Various campus departments are dusting off their knights and bishops and strategically placing them in striking distance of the king – thousands of square feet of new and newly vacated building space.

The departments will begin their calls of “checkmate” following the completion in two years of the cluster of new buildings that will sit between the bus loop and HSSB – the Carsey-Wolf Center for Film, Television and New Media building; the Gevirtz Graduate School of Education building and the College of Letters and Science building.

Various campus departments, including the Gevirtz Graduate School of Education, which currently occupies space in Phelps Hall, and Film Studies, which has its headquarters in Ellison Hall, and other social sciences located in Ellison are preparing to move into the three buildings, leaving an influx of vacant space in their wake.

Still other departments are hoping their pawns can capture the soon-to-open areas in Phelps and Ellison Halls.

The Geography Dept. is particularly “spatially challenged,” according to the department’s website, and has been since it moved to its current location in 1969. Now the department is spread across three buildings, including Ellison Hall, and according to Dept. Chair Oliver Chadwick, the department does not have room to increase enrollment for classes, maintain a tutoring room or teach chemistry labs.

“The space problem has limited us in several different ways,” Chadwick said. “It has made it difficult to hire people because we don’t have adequate space to offer them. It’s also been difficult to teach the size classes that we would like. It also means that we don’t have adequate space for graduate students – our graduate and undergraduate programs tend to diffuse. We don’t have a student lounge kind of space.”

According to the department website, space in Phelps Hall has been promised in three years once the building is renovated, allowing Geography to fit under one roof.

“All these problems are being addressed by the additional space,” Chadwick said. “I wouldn’t want to come off as complaining about that at this point, though we have in the past. I don’t anticipate there being problems in the future [with getting space] although there have been in the past.”

Meanwhile, according to Director of Capital Development Martie Levy, the Film Studies, Law & Society, Sociology and Communications Depts. are among a few of the academic departments that will relocate from Ellison Hall into the New Media complex. The relocation of the Gevirtz Graduate School of Education will also clear out a few departments located in Phelps Hall, which also houses the language departments. This will provide additional room for the Instructional Computing Labs in Phelps Hall to expand within the building, and for the Geography Dept. to move in.

The Dept. of Mathematics and the Dept. of Statistics and Applied Probability will move to Ellison Hall from their current location in South Hall. Levy said the various departments who currently inhabit South Hall will receive additional space, as they are all suffering from space shortages. The Political Science Dept. will also gain space in Ellison.

“We’re very excited about getting new space… We’ll be in one building, which is good because right now we’re in Phelps and also in some other older buildings,” said George Yatchisin, communications coordinator for the Gevirtz Graduate School. “We are expecting growth in our grad and minor programs, so we [will need] more faculty and more students.”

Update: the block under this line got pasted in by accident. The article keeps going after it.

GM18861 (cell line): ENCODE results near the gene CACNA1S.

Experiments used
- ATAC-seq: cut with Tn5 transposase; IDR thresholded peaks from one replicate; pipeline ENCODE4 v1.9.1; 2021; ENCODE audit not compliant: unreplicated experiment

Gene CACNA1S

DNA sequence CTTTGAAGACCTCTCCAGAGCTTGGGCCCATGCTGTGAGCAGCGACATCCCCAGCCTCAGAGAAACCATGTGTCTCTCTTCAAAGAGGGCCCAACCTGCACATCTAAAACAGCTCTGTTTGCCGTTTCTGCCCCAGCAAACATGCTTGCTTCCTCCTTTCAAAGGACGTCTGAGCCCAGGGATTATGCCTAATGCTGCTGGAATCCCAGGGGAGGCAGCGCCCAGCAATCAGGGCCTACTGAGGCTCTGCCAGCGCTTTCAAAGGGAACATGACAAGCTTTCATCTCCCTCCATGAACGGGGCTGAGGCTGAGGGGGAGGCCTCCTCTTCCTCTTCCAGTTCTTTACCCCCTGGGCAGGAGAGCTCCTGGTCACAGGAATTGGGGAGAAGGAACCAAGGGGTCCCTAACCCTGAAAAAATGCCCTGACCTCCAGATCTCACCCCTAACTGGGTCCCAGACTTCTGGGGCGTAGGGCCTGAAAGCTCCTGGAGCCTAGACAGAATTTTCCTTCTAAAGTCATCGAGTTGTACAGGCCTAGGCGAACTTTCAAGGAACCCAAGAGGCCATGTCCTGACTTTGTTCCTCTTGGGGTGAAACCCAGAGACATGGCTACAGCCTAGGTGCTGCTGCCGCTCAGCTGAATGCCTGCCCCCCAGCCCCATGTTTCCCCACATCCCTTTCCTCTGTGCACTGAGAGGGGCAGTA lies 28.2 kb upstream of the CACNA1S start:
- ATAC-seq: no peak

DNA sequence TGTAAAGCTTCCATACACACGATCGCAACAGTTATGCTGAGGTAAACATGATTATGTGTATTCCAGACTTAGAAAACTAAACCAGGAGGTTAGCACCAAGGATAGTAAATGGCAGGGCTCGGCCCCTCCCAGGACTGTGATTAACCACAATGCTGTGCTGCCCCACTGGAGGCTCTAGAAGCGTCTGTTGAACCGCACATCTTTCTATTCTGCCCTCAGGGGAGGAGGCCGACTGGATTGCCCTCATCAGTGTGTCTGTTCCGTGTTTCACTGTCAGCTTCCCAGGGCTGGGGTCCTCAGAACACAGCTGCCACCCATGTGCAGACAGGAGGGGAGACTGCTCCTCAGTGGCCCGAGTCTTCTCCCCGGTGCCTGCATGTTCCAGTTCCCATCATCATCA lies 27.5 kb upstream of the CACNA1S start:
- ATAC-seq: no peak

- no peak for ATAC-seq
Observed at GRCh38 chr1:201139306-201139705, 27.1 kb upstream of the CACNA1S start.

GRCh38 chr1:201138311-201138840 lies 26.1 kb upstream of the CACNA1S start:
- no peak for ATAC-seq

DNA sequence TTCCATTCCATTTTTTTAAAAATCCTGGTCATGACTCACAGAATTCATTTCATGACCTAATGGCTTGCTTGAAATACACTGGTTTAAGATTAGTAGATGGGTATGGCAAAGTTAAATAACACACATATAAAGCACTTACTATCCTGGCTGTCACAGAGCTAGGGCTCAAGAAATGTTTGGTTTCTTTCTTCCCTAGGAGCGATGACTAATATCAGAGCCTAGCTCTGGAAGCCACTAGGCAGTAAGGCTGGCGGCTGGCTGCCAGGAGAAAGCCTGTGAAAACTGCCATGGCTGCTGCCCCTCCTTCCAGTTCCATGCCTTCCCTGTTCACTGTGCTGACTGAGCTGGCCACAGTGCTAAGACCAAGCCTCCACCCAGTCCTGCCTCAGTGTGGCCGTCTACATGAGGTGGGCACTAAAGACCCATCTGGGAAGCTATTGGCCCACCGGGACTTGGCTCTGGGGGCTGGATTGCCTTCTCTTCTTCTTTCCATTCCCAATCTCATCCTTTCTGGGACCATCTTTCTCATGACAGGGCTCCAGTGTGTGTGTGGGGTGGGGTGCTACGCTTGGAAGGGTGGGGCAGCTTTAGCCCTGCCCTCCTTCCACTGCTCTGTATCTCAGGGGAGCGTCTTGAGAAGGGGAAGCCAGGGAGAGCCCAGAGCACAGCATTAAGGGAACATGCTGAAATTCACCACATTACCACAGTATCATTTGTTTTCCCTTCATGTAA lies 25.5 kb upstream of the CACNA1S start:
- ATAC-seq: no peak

Levy said planning for infrastructure began in 2000 when Chancellor Henry T. Yang appointed a committee made up of deans and Academic Senate leadership to evaluate the need for extra room. As the largest building concept on campus, Levy said construction on the Education and Social Science cluster is expected to address the space shortages, which will require multiple facility relocations.

“By relocating these departments and college, the campus is then able to meet the space needs of [departments],” Levy said.

She said current and projected enrollment, number of faculty, number of staff, specialized research and instructional needs were all factors used to determine space necessity.

Michael Stohl, a professor and chair of the Communication Dept., said most of their new space will be used for graduate students and research.

“The faculty are greatly looking forward to the completion of the new building,” Stohl said. “We are pleased that there will be some additional space for graduate students, and we are hopeful that the new space will accommodate our growing research needs.”

Thomas Sideris, the Mathematics Dept. chair, said their department would utilize the extra room to expand and improve, as they already have a floor plan of the new area. However, Sideris said moving could potentially be problematic.

“It’s a mixed blessing because on the one hand, we get more room and, on the other, we’re happy where we are and are getting by,” Sideris said. “We’ve been here for 25 years, and have it set up in a way that we like. In some ways, it’ll be better, but not in all ways.”

Levy said the departmental deans will determine who will receive private offices out of those who share them currently. The deans will also decide how the moving process will take place.

“The campus … will retain the services of a moving company,” Levy said. “It is a huge effort that requires a lot of coordination, which is typically managed at a central level within a Dean’s office and then by the Management Services offices at the department level.”

– Lindsey Miller contributed to this article.